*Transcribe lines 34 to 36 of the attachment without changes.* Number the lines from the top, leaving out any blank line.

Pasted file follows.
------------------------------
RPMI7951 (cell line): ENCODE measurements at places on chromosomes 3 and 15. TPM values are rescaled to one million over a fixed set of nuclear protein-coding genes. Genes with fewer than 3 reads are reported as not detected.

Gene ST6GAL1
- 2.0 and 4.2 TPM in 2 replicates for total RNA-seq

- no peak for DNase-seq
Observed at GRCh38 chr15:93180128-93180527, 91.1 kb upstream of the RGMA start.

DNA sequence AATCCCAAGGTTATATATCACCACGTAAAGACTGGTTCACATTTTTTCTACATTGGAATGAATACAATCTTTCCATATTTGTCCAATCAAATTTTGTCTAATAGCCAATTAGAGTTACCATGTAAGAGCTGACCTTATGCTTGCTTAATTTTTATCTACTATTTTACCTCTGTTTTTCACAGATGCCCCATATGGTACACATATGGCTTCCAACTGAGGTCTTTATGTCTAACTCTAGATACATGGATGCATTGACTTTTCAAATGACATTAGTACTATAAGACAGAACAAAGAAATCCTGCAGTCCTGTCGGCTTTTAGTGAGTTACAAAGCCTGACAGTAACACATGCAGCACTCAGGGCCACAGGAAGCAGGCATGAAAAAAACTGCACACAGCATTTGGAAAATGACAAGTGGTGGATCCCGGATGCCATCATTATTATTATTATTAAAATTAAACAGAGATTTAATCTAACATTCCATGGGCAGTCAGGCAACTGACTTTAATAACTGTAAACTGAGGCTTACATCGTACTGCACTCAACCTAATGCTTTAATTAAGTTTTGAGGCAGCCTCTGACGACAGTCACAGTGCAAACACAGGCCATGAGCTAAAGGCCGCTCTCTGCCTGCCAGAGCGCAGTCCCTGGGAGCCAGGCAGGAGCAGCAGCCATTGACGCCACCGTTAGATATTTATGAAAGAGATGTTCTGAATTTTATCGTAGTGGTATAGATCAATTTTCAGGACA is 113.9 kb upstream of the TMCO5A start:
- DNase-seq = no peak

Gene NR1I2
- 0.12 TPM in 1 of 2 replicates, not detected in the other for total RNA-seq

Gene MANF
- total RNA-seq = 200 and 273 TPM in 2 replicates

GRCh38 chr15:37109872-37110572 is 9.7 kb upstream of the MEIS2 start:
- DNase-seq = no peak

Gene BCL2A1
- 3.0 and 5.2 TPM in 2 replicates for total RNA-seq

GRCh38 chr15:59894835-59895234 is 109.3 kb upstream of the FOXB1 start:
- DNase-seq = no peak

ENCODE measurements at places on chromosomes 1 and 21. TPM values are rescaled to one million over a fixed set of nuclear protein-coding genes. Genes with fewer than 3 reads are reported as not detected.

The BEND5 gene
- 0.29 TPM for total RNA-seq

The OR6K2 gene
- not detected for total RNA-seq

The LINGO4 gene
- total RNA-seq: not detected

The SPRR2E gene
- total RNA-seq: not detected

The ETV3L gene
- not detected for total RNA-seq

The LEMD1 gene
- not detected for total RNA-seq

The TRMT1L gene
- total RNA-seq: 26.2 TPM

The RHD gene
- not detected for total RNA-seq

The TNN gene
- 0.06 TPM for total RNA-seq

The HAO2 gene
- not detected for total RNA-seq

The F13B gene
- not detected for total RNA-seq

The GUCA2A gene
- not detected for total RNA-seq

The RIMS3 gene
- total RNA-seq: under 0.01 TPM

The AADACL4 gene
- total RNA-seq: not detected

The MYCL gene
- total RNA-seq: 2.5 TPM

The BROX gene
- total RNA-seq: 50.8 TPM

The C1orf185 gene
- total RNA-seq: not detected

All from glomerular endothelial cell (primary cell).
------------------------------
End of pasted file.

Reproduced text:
- not detected for total RNA-seq

The TNN gene
- 0.06 TPM for total RNA-seq